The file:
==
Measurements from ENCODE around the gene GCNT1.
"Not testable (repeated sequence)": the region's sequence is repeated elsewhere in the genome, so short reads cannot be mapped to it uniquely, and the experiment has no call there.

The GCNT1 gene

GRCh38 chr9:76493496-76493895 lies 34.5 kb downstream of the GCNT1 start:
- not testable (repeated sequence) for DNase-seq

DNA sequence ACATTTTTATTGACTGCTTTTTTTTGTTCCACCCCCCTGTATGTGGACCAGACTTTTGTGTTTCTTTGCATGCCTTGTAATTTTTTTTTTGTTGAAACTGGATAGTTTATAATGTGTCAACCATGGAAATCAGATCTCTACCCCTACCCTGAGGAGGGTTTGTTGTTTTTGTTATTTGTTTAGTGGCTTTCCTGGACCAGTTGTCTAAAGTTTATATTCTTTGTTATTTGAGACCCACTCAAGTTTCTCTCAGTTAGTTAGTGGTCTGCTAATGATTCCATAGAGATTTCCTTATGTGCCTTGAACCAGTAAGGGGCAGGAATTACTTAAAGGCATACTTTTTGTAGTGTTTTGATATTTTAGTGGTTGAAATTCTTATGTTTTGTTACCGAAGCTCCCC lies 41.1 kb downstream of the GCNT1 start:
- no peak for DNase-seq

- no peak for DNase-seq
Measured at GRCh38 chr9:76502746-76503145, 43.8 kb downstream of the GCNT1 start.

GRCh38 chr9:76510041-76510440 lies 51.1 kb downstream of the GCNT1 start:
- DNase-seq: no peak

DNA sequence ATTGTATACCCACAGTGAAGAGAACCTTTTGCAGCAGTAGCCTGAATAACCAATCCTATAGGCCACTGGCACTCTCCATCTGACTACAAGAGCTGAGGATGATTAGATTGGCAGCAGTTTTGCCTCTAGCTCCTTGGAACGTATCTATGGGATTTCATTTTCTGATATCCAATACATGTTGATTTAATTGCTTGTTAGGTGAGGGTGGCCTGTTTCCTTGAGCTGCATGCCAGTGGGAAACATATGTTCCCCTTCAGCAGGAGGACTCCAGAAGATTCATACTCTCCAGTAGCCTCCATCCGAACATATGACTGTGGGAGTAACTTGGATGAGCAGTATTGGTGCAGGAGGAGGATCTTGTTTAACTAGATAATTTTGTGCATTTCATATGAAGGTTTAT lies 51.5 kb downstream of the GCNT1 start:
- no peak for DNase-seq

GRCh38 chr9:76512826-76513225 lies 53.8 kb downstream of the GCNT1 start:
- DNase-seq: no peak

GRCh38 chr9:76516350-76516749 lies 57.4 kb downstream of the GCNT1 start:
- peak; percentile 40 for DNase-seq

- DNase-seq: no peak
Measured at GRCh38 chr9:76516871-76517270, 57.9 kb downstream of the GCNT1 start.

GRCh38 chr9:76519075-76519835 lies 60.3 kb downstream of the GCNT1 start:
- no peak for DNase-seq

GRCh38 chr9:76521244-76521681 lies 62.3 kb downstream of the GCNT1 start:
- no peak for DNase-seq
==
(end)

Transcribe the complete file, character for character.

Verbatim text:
Measurements from ENCODE around the gene GCNT1.
"Not testable (repeated sequence)": the region's sequence is repeated elsewhere in the genome, so short reads cannot be mapped to it uniquely, and the experiment has no call there.

The GCNT1 gene

GRCh38 chr9:76493496-76493895 lies 34.5 kb downstream of the GCNT1 start:
- not testable (repeated sequence) for DNase-seq

DNA sequence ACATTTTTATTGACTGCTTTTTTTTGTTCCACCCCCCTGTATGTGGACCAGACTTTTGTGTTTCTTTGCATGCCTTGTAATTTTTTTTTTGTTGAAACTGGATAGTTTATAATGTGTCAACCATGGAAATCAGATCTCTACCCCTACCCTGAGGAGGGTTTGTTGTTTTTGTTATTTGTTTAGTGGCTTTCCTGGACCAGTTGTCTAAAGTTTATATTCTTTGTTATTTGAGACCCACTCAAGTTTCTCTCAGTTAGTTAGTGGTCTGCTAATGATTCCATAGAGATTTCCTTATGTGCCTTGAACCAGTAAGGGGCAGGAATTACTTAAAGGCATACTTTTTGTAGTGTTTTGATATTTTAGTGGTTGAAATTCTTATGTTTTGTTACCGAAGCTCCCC lies 41.1 kb downstream of the GCNT1 start:
- no peak for DNase-seq

- no peak for DNase-seq
Measured at GRCh38 chr9:76502746-76503145, 43.8 kb downstream of the GCNT1 start.

GRCh38 chr9:76510041-76510440 lies 51.1 kb downstream of the GCNT1 start:
- DNase-seq: no peak

DNA sequence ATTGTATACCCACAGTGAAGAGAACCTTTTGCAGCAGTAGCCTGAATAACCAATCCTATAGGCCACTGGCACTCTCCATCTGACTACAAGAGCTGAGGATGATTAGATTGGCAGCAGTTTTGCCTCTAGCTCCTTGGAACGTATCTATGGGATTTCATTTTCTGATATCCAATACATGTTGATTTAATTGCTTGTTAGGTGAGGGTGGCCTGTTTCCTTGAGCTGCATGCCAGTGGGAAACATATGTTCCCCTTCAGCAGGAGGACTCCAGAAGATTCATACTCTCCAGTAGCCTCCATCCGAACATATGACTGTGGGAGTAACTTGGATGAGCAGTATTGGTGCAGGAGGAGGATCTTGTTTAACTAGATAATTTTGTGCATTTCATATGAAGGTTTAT lies 51.5 kb downstream of the GCNT1 start:
- no peak for DNase-seq

GRCh38 chr9:76512826-76513225 lies 53.8 kb downstream of the GCNT1 start:
- DNase-seq: no peak

GRCh38 chr9:76516350-76516749 lies 57.4 kb downstream of the GCNT1 start:
- peak; percentile 40 for DNase-seq

- DNase-seq: no peak
Measured at GRCh38 chr9:76516871-76517270, 57.9 kb downstream of the GCNT1 start.

GRCh38 chr9:76519075-76519835 lies 60.3 kb downstream of the GCNT1 start:
- no peak for DNase-seq

GRCh38 chr9:76521244-76521681 lies 62.3 kb downstream of the GCNT1 start:
- no peak for DNase-seq